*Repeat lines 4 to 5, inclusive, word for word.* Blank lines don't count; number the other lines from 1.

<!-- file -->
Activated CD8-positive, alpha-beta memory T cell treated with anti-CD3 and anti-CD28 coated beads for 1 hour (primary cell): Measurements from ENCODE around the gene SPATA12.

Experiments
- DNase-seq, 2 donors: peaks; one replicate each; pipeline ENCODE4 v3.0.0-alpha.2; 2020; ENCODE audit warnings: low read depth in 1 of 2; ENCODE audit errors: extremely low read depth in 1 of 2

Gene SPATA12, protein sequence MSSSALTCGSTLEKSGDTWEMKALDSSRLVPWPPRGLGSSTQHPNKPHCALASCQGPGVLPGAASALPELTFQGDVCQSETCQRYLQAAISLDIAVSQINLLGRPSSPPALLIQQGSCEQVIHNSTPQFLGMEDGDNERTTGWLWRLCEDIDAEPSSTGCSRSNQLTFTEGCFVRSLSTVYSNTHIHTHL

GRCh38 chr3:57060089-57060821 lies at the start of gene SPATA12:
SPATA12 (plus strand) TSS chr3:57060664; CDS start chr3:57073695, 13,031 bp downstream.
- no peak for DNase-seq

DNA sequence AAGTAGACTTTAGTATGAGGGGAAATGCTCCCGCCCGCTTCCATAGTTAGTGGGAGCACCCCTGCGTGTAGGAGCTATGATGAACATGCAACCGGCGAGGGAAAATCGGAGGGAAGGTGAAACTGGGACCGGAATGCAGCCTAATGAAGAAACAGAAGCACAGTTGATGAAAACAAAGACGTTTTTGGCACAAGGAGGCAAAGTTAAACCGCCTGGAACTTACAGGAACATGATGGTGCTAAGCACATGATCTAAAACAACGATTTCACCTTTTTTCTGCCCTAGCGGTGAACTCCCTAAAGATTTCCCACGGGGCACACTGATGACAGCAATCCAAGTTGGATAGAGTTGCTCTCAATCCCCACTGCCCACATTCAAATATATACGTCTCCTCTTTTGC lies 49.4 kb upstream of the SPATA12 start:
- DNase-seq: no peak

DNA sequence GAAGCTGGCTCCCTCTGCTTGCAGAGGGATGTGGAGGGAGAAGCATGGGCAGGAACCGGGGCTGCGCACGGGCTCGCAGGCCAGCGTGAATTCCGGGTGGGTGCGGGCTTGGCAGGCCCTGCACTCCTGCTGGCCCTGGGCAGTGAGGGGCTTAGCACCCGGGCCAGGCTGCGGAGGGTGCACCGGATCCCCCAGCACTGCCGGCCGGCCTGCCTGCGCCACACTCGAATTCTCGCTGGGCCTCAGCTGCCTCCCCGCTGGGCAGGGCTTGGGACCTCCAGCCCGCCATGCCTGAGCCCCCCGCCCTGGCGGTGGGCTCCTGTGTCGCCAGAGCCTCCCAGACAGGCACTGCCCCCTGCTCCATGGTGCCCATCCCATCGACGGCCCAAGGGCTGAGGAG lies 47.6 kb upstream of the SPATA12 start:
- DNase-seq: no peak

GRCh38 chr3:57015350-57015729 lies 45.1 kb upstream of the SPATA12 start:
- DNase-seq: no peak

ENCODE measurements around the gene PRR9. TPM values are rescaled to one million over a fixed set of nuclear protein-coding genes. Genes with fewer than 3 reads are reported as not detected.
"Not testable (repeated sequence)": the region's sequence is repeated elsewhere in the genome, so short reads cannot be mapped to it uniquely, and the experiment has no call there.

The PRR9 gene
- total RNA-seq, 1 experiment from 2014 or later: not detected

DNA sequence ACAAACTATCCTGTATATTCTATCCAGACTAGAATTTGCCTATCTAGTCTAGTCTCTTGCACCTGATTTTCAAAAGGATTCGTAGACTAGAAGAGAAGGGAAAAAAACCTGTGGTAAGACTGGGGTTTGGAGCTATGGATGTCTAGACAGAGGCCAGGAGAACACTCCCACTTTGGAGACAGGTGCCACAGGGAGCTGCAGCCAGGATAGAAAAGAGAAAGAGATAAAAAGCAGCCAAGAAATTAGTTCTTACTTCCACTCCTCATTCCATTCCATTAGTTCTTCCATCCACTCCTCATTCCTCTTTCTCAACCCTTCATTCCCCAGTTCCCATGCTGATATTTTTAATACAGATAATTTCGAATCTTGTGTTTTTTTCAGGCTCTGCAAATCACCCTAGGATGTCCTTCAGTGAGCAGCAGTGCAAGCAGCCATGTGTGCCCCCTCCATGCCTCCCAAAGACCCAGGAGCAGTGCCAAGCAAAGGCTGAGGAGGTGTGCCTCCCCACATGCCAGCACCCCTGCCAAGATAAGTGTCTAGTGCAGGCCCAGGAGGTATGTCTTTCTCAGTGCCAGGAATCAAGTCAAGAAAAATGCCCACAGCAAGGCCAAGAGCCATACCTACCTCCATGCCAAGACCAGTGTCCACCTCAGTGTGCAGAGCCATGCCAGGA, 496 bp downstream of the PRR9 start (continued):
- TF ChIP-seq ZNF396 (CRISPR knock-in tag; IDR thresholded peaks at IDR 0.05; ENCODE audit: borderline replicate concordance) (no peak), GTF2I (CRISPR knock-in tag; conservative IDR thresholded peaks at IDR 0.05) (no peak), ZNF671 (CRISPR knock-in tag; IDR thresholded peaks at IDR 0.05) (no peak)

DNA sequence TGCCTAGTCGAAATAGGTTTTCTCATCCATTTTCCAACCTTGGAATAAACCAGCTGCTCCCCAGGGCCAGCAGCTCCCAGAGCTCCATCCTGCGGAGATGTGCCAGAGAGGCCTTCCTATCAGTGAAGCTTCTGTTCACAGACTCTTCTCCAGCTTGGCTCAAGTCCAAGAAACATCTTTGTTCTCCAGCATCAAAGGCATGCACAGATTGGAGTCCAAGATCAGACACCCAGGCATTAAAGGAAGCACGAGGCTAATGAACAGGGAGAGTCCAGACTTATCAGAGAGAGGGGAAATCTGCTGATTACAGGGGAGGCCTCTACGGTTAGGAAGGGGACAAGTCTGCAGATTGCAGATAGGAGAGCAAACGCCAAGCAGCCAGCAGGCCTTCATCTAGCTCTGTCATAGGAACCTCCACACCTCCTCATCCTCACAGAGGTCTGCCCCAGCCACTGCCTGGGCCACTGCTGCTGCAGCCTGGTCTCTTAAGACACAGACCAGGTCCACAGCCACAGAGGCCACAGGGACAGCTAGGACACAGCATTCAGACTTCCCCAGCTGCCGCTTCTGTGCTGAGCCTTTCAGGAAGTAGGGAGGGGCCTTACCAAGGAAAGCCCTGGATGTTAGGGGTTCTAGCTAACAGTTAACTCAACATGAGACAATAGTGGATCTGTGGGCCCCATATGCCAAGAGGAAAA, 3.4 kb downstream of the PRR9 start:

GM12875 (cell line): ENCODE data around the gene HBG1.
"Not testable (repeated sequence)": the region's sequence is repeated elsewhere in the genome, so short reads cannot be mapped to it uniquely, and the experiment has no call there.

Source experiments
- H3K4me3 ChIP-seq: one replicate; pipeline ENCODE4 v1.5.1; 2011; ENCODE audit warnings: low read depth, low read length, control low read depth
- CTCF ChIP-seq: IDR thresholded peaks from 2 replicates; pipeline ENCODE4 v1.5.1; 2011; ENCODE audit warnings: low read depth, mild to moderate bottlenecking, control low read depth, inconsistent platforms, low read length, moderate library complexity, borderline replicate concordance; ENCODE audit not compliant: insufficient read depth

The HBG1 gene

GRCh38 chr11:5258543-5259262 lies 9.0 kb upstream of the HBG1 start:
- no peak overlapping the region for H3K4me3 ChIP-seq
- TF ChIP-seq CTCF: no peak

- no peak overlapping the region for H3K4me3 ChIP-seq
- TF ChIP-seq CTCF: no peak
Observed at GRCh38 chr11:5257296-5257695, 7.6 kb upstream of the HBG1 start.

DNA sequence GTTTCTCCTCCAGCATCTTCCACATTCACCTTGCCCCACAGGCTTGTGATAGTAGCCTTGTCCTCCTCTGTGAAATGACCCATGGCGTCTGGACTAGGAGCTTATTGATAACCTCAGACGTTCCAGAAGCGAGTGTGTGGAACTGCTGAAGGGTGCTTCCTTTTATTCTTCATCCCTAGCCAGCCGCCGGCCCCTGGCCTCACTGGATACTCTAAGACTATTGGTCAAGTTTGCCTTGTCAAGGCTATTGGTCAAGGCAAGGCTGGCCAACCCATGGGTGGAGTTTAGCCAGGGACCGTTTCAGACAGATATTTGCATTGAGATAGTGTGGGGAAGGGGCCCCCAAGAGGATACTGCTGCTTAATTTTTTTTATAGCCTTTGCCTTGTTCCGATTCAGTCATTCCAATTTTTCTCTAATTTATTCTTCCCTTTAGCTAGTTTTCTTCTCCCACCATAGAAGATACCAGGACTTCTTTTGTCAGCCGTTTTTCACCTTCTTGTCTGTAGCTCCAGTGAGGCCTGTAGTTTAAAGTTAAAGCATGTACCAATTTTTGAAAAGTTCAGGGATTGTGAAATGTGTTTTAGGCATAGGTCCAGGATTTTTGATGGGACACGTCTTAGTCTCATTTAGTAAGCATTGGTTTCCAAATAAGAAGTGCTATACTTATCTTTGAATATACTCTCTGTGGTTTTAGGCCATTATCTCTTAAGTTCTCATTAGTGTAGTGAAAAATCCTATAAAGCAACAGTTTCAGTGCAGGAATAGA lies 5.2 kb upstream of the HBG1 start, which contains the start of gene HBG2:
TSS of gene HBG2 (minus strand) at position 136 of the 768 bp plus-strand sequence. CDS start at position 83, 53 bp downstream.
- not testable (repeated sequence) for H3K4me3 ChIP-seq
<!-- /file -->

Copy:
Gene SPATA12, protein sequence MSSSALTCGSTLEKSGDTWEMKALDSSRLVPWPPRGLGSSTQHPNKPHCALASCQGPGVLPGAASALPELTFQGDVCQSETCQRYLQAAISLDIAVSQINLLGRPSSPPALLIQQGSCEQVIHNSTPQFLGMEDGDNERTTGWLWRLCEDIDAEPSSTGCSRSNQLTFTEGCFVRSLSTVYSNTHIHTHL

GRCh38 chr3:57060089-57060821 lies at the start of gene SPATA12: